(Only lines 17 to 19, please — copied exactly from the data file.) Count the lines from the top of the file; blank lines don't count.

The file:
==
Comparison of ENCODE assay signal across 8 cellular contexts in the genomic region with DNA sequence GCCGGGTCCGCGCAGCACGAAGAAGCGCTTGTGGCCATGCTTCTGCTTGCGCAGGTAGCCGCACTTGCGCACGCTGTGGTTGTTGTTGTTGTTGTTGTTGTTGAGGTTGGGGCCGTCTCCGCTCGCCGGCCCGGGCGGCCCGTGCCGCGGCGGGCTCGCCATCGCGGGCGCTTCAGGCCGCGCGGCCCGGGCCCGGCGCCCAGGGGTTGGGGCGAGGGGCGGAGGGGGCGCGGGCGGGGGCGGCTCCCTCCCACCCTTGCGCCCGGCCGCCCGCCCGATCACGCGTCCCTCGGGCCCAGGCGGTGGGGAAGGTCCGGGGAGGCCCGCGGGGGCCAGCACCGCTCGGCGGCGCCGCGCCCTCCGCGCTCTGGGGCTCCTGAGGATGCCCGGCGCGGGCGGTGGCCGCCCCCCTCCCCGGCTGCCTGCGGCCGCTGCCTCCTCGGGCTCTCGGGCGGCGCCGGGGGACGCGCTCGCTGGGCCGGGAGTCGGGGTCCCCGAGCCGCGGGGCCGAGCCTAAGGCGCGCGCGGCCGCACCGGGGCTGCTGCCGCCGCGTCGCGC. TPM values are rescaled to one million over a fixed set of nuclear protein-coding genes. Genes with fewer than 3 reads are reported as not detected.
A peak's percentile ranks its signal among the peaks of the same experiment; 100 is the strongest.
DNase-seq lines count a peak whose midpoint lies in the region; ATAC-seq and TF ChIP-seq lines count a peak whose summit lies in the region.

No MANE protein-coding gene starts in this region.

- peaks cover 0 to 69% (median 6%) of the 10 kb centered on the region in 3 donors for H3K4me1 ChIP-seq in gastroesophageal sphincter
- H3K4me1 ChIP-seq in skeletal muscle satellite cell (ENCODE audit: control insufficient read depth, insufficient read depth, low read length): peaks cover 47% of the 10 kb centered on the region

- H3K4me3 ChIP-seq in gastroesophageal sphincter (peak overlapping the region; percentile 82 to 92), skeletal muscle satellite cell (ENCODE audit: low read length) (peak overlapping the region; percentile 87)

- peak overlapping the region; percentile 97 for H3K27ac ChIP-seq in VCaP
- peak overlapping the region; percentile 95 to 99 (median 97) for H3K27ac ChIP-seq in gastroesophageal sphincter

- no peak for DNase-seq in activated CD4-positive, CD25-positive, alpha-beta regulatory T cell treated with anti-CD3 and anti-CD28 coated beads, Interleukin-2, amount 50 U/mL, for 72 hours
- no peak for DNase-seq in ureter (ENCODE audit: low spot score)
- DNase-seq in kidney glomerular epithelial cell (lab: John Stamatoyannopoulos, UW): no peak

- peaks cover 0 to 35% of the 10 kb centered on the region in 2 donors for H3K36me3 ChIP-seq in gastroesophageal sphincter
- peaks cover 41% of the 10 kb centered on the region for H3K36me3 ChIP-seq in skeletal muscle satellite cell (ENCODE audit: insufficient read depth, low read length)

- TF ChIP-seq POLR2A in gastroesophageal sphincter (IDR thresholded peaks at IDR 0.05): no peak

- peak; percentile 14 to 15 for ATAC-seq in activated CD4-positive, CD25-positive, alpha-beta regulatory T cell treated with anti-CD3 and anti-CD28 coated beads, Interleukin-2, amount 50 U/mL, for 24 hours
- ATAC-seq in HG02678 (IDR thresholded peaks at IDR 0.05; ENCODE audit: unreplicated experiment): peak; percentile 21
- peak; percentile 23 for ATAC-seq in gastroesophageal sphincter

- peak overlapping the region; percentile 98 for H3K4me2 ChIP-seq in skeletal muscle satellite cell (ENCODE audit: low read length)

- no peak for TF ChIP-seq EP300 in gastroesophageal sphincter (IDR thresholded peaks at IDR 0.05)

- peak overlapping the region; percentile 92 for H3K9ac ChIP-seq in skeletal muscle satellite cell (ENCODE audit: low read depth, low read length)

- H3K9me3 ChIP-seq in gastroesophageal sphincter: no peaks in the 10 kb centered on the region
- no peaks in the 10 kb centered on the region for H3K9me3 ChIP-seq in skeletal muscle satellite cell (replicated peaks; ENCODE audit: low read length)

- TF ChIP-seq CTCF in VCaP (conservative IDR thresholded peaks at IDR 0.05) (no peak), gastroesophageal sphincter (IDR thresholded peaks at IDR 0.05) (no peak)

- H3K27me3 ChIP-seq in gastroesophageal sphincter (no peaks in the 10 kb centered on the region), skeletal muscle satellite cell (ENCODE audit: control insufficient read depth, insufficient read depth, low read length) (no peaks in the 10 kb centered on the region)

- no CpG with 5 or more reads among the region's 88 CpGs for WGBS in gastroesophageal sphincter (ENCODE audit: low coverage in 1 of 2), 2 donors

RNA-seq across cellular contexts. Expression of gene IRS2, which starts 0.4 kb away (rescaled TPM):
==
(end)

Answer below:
- ATAC-seq in HG02678 (IDR thresholded peaks at IDR 0.05; ENCODE audit: unreplicated experiment): peak; percentile 21
- peak; percentile 23 for ATAC-seq in gastroesophageal sphincter

- peak overlapping the region; percentile 98 for H3K4me2 ChIP-seq in skeletal muscle satellite cell (ENCODE audit: low read length)